When Boris Yeltsin was on the rise, he wore notched lapels. As he deteriorated in mind, as well as in power, his lapels did too. Here (below, left) the over-confident Mikhail Gorbachev (peak lapels) in August 1991, still President of the Soviet Union, was meeting Yelstin (notches), then President of Russia. And here, below right, is Yeltsin announcing his exit on December 31, 1999, his notches slipping almost into shawls.
In the modern history of men’s costumes, no source of cutting skill and design has lasted as long as Savile Row, the street of bespoke tailors in London since 1850, when the tailors succeeded the doctors because the owners of the mansions in Mayfair began to live longer and could afford to worry more about the cut of their cloth than of their liver.
Bespoke, or made to measure suits must always be more expensive than machine-made garments. But British politicians who aim to get elected don’t want to appear to have paid too much on Savile Row; that’s because they don’t want voters to suspect them of stealing the money and lavishing it on their vanity. The greatest lapel cutter in Savile Row history was Tommy Nutter (below, left), who practised on the street between 1969 and 1976. Pop singers (right) wore his suits; politicians didn’t dare.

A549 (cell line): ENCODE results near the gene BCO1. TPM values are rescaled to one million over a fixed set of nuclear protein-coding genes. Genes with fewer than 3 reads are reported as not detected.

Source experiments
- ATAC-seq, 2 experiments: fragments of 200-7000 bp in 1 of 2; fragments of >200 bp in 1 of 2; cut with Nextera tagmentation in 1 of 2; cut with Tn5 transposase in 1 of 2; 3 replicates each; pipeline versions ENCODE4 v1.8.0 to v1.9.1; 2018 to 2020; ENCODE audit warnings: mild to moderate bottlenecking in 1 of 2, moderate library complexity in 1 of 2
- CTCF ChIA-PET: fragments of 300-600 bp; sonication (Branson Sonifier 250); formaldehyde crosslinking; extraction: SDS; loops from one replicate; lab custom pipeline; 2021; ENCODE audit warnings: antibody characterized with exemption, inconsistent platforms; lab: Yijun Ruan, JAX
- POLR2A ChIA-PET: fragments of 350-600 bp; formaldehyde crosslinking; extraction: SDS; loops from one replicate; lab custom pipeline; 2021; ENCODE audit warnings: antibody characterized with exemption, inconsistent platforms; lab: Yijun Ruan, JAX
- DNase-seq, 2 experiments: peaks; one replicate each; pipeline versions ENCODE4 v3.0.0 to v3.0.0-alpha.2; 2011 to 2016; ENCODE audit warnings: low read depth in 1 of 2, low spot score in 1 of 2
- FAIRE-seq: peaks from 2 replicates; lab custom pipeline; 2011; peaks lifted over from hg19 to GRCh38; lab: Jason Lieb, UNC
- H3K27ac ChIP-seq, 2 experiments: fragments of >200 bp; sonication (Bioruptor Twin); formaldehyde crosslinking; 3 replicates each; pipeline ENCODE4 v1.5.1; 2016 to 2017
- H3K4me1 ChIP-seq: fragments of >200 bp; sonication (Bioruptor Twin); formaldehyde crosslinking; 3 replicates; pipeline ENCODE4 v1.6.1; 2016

Prime Minister Tony Blair never wore peaked lapels except in evening suits, and claimed he bought his business suits from an Armani rack in Italy. Gordon Browne, the Labour Party Chancellor of the Exchequer under Blair from 1997 to 2007, then Blair’s successor as prime minister, 2007-2010, bought and wore tailoring. So did David Cameron, the Conservative Party Prime Minister between 2010 and 2016, Likewise, they paid a lot for their Savile Row suits, but they concealed it by notching their lapels. In his formal evening dress Cameron wore shawl lapels (left) more often than peaked lapels (right).
The only British politician to wear peaked lapels regularly in public is the king in waiting, Prince Charles. In continental Europe it’s the same. Politicians elected by the people wear notched or shawl lapels; politicians elected by God or divine right wear peaked lapels. In addition to Price Charles (below, left), that in includes King Carl Gustaf XVI of Sweden (centre), and King Felipe VI of Spain.
In the US Presidents Franklin Roosevelt, Harry Truman and Dwight Eisenhower wore peaked lapels from time to time. Lyndon Johnson, Richard Nixon, the two Bushes, Bill Clinton, and Barack Obama never – except for evening costume.
Kings serve for life; prime ministers, chancellors and presidents for one or two terms, or if they are lucky, three or four. Peaked lapels mean the wearer thinks he is in for life. There is only one exception to the rule that fixed-term or short-run political leaders in Europe and America always wear notched lapels. There was one prime minister to wear peaked labels through four terms and nine years, a record in Italy; that was Silvio Berlusconi.